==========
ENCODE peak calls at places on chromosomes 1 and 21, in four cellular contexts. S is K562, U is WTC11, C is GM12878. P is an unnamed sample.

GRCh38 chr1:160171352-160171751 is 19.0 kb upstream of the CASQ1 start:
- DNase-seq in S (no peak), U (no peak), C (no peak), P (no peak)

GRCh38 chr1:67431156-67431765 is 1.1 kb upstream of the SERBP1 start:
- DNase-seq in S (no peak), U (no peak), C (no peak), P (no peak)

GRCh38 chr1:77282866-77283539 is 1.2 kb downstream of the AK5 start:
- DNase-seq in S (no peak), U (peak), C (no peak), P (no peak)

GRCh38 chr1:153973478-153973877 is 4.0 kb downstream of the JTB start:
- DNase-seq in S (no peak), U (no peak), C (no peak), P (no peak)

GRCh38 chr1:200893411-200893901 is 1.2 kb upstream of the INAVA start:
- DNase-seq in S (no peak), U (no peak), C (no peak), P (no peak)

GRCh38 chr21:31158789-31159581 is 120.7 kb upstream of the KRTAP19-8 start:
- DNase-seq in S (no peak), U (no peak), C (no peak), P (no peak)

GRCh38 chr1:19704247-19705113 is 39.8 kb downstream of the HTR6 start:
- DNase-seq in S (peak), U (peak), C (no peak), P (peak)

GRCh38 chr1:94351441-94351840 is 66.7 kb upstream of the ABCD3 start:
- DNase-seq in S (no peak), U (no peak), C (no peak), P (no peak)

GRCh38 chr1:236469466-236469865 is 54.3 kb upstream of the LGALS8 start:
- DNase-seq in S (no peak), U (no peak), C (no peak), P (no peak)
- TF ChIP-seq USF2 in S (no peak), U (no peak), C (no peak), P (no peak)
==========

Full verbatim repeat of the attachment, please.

ENCODE peak calls at places on chromosomes 1 and 21, in four cellular contexts. S is K562, U is WTC11, C is GM12878. P is an unnamed sample.

GRCh38 chr1:160171352-160171751 is 19.0 kb upstream of the CASQ1 start:
- DNase-seq in S (no peak), U (no peak), C (no peak), P (no peak)

GRCh38 chr1:67431156-67431765 is 1.1 kb upstream of the SERBP1 start:
- DNase-seq in S (no peak), U (no peak), C (no peak), P (no peak)

GRCh38 chr1:77282866-77283539 is 1.2 kb downstream of the AK5 start:
- DNase-seq in S (no peak), U (peak), C (no peak), P (no peak)

GRCh38 chr1:153973478-153973877 is 4.0 kb downstream of the JTB start:
- DNase-seq in S (no peak), U (no peak), C (no peak), P (no peak)

GRCh38 chr1:200893411-200893901 is 1.2 kb upstream of the INAVA start:
- DNase-seq in S (no peak), U (no peak), C (no peak), P (no peak)

GRCh38 chr21:31158789-31159581 is 120.7 kb upstream of the KRTAP19-8 start:
- DNase-seq in S (no peak), U (no peak), C (no peak), P (no peak)

GRCh38 chr1:19704247-19705113 is 39.8 kb downstream of the HTR6 start:
- DNase-seq in S (peak), U (peak), C (no peak), P (peak)

GRCh38 chr1:94351441-94351840 is 66.7 kb upstream of the ABCD3 start:
- DNase-seq in S (no peak), U (no peak), C (no peak), P (no peak)

GRCh38 chr1:236469466-236469865 is 54.3 kb upstream of the LGALS8 start:
- DNase-seq in S (no peak), U (no peak), C (no peak), P (no peak)
- TF ChIP-seq USF2 in S (no peak), U (no peak), C (no peak), P (no peak)